Leveraging Third-Party Software to Help Manage Document Reviews

Editor's Note: This is the third in a series of posts by RVM's Manager of Attorney Review, Kevin Chang. You can read the first post and second post on our blog in our archive.

BinaryI recently discussed why it is important that persons managing a document review possess several skills traditionally considered the sole domain of the hosting and processing team. The ambit of a Review Manager’s technical know-how should not end at review platform expertise, however. There are a host of outside software applications that, while not specifically developed for document review, can no doubt be incredibly valuable towards maximizing review quality and efficiency once properly tailored.

One example of such extremely useful adjunct software is Microsoft Excel. Almost any document review platform is capable of exporting field data to a .csv file which can then be manipulated in Excel. Once there, Excel’s ability to examine and reorganize this information far outstrips the corresponding capabilities of any review tool.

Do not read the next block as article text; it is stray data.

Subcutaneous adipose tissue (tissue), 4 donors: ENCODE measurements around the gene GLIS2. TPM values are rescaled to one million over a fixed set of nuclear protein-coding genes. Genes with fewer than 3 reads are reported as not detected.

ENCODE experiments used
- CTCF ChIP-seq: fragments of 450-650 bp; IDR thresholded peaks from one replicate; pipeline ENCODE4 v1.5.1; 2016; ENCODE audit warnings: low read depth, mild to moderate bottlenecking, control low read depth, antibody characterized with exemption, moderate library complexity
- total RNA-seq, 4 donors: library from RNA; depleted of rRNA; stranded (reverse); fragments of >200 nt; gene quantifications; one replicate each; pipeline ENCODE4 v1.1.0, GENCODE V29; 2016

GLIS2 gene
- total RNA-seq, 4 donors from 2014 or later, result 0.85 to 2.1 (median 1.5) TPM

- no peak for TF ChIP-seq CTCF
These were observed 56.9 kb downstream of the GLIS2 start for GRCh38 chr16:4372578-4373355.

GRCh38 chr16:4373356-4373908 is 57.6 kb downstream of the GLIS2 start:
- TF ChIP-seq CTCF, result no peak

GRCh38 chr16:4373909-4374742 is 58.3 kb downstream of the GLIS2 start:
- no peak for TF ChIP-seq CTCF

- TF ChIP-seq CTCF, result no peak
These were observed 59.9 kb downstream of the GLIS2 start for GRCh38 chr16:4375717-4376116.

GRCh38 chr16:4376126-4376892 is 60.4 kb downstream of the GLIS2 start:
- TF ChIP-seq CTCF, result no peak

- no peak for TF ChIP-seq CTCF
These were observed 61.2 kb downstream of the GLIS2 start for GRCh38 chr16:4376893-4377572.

Just a few things Excel is useful for:

  1. 1.Performing review metric breakdowns for client and outside counsel reports
  2. 2.Running field dependent Quality Control checks
  3. 3.Developing overlays for large field array editing in the review database
  4. 4.Creating linked forms for contract attorney performance self-reporting
  5. 5.Rapidly formatting privilege logs

In order to be able to perform the above, the Review Manager naturally needs to cultivate a particular Excel skill set. It’s recommended that at minimum, the Review Manager familiarize him or herself with the Autofilter, basic functions such as MATCH, COUNTIF, CONCATENATE, TRIM, etc., and pivot table creation. A working knowledge of how to construct Visual Basic macros can also be a tremendous asset for more advanced Excel utilization.

While Excel is the most prominent example of helpful third-party software, it is by no means the only one. PowerPoint can be very useful in both initial and iterative substantive review team training. In a similar function, screen capture software is nearly essential for any technical training a Review Manager might be called upon to provide for both the contract attorneys and counsel. Both PowerPoint and Excel can work in concert to create detailed and effective project reports for the client.

Naturally, a Review Manager needs to familiarize him or herself with each of the above tools before they can be implemented to aid the review. It’s highly recommended that vendors be able to provide in-house training for their review management staff in order to maximize the utility of this offering to their clients. Once these skills have been learned, their use is limited only by the Review Manager’s creativity. In the end, the proper leveraging of third-party software will reduce cost and drive increased quality.

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